Another one bites the dust: SurfStitch is in voluntary administration

Posted: 24 August 2017 1:36 pm News

surfstitch voluntary administration

Beloved Australian surfwear brand SurfStitch is in voluntary administration following a year of challenges.

This year has seen the collapse of several high profile brands in Australia such as Marcs and David Lawrence (who were both fortunately bought by Myer) and more recently the Australia branch of Topshop. And today we can add SurfStitch to the list.

The brand has a competitive customer service offering, including free shipping, free returns and Afterpay, but this obviously wasn't enough to stop it from moving into voluntary administration.

Customers of the brand should be aware that often when brands go into administration, they stop accepting gift cards as payment. While SurfStitch has made no announcements on what the policy will be regarding gift cards, gift card holders should definitely bear this in mind. If you have a SurfStich gift card, use it sooner rather than later.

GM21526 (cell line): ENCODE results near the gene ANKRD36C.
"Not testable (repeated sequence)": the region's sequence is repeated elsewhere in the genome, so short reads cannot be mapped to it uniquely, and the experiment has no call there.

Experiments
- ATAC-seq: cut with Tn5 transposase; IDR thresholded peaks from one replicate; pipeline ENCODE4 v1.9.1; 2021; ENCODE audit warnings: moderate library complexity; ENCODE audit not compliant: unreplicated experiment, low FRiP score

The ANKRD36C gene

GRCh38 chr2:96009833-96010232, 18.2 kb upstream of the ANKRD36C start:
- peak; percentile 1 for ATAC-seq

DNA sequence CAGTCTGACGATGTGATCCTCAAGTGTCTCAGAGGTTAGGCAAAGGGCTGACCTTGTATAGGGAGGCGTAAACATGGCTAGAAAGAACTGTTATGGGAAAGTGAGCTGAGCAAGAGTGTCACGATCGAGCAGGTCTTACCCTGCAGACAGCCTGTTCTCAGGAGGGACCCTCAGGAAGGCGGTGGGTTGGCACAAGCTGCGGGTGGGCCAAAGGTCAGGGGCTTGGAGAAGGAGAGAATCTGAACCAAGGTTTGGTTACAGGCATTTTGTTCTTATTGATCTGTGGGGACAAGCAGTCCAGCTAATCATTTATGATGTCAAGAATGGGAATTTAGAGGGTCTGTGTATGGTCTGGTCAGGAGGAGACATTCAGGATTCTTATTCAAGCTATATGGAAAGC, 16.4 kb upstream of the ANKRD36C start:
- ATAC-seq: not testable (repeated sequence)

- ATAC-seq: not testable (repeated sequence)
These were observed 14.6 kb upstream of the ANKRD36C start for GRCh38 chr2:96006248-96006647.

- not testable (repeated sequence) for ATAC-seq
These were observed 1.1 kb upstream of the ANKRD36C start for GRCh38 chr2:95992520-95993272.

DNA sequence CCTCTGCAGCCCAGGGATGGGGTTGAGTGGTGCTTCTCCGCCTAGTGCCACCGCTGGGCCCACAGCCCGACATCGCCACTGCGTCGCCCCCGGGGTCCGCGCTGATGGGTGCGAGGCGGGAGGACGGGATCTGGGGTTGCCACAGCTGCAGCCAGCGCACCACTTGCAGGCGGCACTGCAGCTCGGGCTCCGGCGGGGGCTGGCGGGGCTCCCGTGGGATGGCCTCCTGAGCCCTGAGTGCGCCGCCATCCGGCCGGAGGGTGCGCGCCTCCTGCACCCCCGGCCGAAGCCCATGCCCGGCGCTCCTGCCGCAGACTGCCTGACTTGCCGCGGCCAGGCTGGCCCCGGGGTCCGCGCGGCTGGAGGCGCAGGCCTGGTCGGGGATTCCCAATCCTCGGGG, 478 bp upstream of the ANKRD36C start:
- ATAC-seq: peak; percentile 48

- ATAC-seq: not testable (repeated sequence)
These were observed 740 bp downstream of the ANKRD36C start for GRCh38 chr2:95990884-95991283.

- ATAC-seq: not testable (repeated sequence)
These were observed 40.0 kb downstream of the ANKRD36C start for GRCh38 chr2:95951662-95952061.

SurfStitch has named FTI as the administrators following a very challenging year. This year, Surfstitch has been involved in two class actions, an ASIC investigation and a protracted litigation, according to The Australian.

Things have been difficult for the brand since 2014 when the company decided to go public. The initial share price of $1 crashed hard after bad news regarding profits and lawsuits rolled in.

This being the latest in a string of Australian brands getting into financial strife, it begs a broader question about Australian retail – what is going on? And what does it really take to survive in the Australian retail market?

SurfStitch's chairman Sam Weiss said: “Today’s decision reflects the exceptional circumstances that have impacted the SurfStitch Group for well over a year."

“The appointment of administrators to the listed and holding entities will allow our operating companies to focus solely on trade and the provision of a rewarding experience for our customers going into the critical December peak period.’’

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